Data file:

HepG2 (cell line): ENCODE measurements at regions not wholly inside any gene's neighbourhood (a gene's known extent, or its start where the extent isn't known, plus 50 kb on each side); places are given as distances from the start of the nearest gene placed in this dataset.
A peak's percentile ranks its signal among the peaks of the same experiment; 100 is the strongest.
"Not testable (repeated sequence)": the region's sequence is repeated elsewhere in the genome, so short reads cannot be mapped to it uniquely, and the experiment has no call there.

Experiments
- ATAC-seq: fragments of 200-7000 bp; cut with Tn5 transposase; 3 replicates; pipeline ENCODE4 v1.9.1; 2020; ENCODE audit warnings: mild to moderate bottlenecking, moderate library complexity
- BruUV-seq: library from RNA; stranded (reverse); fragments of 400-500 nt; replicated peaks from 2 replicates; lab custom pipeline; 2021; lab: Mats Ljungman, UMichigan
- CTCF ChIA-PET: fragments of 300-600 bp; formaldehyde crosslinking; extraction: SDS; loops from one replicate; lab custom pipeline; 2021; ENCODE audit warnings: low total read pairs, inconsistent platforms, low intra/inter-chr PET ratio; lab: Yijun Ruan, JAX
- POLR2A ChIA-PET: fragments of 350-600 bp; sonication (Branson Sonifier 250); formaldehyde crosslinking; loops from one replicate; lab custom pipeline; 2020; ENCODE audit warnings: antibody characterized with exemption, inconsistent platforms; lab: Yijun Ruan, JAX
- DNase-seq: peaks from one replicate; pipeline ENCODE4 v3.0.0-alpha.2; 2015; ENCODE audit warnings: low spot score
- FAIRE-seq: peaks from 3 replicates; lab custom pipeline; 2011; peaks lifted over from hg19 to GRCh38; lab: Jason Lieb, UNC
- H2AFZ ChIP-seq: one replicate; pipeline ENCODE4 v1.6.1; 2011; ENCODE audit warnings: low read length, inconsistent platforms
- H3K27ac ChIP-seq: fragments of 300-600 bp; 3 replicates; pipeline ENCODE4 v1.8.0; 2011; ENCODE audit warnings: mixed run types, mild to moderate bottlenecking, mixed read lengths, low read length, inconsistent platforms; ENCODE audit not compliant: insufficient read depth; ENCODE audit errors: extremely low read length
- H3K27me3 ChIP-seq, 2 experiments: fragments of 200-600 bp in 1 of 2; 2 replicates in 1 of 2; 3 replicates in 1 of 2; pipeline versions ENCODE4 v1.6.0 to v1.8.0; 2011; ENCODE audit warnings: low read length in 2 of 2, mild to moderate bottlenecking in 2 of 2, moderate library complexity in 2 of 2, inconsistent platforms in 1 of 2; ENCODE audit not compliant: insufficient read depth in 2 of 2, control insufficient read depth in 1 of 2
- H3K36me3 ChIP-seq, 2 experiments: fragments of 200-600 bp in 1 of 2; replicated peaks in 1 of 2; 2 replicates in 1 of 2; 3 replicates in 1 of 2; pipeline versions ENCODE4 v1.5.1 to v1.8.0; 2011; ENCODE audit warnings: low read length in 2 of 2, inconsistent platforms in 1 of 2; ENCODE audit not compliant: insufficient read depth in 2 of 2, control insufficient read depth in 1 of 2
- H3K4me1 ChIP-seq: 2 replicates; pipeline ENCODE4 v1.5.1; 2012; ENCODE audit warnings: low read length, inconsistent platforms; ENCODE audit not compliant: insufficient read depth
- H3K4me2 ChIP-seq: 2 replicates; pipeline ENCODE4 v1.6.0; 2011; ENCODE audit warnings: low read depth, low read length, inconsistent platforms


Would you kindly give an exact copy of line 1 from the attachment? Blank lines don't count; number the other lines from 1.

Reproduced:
HepG2 (cell line): ENCODE measurements at regions not wholly inside any gene's neighbourhood (a gene's known extent, or its start where the extent isn't known, plus 50 kb on each side); places are given as distances from the start of the nearest gene placed in this dataset.